evolved away from a terrestrial environment and don't display much any 
more either. Right, we cannot *know* how dinos or the first birds 
behaved, but it is reasonable on these and any other grounds to suggest 
that they used display - many people have suggested display in dinos,

especially in the horned ones. Kevin himself says "theropods were 
generally active and highly visual creatures". That's behavioral

interpretation, but I have no quarrel with it. It's "only" a hypothesis, 
like everything else that goes into the pot. Now the great thing is 
that the phylogeny of diapsids MIGHT have suggested that the first birds 
did not inherit a tendency to display from their diapsid ancestors, but 
when we ask for a check in this way, we find that the first birds 
probably did inherit such a behavior. In an admittedly non-rigorous 
test here, the display hypothesis has come out with flying colors - 
deliberate metaphor :)

Jere and I used evidence from living birds to help us interpret the 
biology of Archaeopteryx. That's OK, though Kevin and Tom Holtz point 
out there are dangers. In reply to just one of Tom's points, we didn't 
look at penguins because they are primitive. We used penguins to answer 
only one question. If feathers evolved for thermoregulation, what 
would they look like? It's no use looking at most living birds, because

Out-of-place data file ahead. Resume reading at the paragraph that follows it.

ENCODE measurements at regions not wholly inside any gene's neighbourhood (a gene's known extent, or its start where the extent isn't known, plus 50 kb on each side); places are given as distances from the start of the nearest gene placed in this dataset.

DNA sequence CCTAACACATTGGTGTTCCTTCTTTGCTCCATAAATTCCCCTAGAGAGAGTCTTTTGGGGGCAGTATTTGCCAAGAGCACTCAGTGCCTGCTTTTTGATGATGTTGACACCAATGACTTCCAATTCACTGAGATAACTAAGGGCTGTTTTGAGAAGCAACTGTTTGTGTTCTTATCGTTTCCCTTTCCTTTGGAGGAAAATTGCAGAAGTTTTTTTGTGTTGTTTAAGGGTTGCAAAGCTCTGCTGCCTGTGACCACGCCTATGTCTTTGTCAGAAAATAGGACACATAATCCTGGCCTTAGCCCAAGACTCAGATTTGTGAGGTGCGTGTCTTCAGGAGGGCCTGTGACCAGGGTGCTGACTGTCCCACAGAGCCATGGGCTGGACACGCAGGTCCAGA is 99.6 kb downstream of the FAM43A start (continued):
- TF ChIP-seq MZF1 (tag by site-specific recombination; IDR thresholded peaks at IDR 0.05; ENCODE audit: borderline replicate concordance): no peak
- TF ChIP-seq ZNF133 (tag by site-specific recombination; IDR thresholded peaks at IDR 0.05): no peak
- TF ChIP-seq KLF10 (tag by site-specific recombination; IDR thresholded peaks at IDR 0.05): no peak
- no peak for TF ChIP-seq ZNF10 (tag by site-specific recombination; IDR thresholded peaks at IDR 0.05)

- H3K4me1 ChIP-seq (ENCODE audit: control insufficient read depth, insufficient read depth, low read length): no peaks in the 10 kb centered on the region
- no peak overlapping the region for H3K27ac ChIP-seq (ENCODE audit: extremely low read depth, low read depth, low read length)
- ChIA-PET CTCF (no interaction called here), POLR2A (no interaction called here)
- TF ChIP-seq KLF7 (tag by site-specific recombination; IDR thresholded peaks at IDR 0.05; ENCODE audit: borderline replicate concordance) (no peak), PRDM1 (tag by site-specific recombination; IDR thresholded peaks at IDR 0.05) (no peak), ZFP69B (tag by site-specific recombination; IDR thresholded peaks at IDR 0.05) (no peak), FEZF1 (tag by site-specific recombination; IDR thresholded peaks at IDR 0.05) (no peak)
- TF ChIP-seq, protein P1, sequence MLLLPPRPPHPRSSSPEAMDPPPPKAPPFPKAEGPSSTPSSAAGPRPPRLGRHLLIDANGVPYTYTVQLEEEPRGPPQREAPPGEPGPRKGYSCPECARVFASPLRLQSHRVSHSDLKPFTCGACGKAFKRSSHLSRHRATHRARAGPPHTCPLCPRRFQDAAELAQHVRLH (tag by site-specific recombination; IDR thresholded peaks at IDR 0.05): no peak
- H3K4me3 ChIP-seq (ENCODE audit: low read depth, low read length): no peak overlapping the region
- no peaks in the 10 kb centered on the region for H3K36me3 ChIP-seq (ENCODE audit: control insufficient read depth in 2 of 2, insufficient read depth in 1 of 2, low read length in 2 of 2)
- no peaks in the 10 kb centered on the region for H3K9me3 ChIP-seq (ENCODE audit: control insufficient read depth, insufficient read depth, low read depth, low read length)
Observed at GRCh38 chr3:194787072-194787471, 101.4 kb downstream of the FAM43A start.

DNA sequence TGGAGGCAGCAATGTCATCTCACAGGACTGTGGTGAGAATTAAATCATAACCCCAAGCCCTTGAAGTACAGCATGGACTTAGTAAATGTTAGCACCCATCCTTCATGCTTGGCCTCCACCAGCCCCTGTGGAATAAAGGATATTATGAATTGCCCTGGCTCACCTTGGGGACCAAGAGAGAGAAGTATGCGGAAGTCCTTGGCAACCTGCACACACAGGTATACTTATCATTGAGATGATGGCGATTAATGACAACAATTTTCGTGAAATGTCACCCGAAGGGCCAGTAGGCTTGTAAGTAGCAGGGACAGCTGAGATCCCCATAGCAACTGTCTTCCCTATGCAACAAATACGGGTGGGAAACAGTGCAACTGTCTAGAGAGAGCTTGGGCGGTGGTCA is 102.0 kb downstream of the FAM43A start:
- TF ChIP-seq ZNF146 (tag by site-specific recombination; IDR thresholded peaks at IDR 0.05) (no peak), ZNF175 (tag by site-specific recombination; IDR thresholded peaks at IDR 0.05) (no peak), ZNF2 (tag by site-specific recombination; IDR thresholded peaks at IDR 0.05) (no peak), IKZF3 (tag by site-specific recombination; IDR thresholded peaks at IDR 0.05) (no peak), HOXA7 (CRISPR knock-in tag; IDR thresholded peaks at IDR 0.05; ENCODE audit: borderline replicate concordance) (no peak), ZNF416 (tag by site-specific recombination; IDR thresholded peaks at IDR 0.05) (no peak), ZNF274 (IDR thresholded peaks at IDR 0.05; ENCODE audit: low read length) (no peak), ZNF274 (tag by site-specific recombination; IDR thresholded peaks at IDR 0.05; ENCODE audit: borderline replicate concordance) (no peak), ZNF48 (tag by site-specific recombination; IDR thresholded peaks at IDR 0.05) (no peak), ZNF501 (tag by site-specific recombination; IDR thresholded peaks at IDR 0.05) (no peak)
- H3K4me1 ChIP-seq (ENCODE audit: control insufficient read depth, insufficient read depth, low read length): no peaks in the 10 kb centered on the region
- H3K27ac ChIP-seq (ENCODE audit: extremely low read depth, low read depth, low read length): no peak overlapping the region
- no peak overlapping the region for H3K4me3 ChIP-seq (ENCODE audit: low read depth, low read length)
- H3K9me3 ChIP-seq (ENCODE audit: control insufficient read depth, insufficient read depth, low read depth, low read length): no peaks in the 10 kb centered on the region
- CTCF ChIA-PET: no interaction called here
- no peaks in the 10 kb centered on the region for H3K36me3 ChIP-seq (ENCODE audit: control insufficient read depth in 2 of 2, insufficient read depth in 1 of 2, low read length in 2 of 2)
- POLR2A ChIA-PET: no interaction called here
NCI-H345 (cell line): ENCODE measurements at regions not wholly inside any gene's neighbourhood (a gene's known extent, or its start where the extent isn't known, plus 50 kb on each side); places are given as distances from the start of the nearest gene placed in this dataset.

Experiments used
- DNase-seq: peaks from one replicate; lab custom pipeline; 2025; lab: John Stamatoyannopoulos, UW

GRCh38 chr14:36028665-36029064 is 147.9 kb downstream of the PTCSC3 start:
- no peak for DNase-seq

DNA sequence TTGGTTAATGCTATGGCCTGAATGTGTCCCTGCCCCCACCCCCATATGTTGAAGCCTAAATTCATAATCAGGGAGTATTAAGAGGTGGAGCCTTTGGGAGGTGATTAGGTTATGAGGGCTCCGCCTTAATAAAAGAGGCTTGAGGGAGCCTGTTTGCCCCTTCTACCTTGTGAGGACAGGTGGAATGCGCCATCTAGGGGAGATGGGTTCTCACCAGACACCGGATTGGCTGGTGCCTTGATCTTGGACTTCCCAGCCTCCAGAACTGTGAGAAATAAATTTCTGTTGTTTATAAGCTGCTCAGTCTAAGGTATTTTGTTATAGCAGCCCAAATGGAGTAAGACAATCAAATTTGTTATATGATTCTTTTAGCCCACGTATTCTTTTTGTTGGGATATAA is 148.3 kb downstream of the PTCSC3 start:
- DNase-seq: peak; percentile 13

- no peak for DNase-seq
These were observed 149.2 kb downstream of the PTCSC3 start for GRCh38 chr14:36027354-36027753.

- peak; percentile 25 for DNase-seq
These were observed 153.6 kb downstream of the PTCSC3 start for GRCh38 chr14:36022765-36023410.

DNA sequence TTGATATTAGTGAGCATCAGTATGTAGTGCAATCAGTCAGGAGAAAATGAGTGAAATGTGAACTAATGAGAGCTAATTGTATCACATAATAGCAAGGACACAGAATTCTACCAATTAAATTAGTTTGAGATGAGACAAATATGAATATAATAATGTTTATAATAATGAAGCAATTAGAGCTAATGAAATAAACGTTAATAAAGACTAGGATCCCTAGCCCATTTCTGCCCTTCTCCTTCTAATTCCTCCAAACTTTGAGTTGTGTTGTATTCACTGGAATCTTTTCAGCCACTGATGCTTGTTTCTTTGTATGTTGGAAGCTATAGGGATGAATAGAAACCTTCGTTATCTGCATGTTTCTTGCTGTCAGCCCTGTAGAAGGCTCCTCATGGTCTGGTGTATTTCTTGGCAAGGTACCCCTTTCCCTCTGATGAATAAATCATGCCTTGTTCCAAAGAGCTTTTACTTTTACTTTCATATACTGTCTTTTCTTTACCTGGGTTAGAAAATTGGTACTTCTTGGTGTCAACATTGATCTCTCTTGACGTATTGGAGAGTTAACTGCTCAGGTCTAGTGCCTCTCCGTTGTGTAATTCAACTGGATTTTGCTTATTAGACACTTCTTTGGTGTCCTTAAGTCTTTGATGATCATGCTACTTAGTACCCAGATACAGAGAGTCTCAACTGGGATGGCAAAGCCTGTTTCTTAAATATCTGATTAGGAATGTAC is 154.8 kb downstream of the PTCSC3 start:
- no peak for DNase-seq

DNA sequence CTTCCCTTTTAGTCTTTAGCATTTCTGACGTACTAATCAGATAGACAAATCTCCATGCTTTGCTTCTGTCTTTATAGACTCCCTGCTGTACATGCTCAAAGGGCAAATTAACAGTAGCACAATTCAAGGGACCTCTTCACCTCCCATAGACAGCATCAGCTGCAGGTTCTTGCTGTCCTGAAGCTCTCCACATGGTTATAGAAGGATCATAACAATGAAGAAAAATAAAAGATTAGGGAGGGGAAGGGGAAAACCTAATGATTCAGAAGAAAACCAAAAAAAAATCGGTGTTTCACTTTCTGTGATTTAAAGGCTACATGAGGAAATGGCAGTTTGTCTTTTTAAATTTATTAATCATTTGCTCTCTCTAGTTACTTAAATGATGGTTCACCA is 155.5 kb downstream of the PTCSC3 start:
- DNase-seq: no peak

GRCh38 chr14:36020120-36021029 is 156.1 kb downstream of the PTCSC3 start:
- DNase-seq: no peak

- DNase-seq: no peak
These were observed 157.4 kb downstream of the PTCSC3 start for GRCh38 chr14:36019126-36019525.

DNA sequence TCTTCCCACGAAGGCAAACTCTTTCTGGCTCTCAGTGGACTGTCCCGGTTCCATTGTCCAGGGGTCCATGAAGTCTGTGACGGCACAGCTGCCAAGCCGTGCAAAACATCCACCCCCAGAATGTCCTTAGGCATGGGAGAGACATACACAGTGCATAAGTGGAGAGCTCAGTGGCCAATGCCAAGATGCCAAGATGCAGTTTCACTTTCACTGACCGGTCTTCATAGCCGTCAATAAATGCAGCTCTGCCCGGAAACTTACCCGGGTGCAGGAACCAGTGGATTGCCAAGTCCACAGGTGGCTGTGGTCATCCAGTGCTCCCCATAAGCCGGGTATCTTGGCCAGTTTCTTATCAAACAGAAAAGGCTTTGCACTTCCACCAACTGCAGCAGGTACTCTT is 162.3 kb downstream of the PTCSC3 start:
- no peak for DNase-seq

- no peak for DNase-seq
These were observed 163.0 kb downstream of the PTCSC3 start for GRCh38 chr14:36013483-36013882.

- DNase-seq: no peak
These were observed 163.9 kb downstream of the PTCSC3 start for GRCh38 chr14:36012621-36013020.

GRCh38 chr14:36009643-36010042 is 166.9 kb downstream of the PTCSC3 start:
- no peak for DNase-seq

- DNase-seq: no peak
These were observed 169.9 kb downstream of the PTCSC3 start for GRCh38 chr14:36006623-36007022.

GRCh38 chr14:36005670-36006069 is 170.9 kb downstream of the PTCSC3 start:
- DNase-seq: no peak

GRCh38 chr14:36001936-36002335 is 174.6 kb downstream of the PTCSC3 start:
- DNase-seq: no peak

they use their feathers for all sorts of things, and can't give a clean 
answer to our question. Let's look at a bird that has feathers used ONLY 
for thermoregulation, not for flight, not for display: an Emperor penguin

chick. That's a fair test, it seems to me, and it has an answer: down. 
It didn't *have* to be that answer, but it is. You can choose to ignore 
that answer, but it won't go away. It suggests (to us) that feathers 
didn't evolve ONLY for thermoregulation. Any kind of feather would help 
in thermoregulation, but you have to have some other selective factor 
acting as well. 

Kevin wrote
"Jacques Gauthier and I showed that the predatory motion of 
the deinonychosaurs, whipping forward the sideways-flexing wrist and 
the elbow, was virtually the same motion as the flight stroke cinematically
recorded in birds and bats (see the Archaeopteryx Conference volume 
edited by Hecht et al. in 1985). This, we think, is the missing piece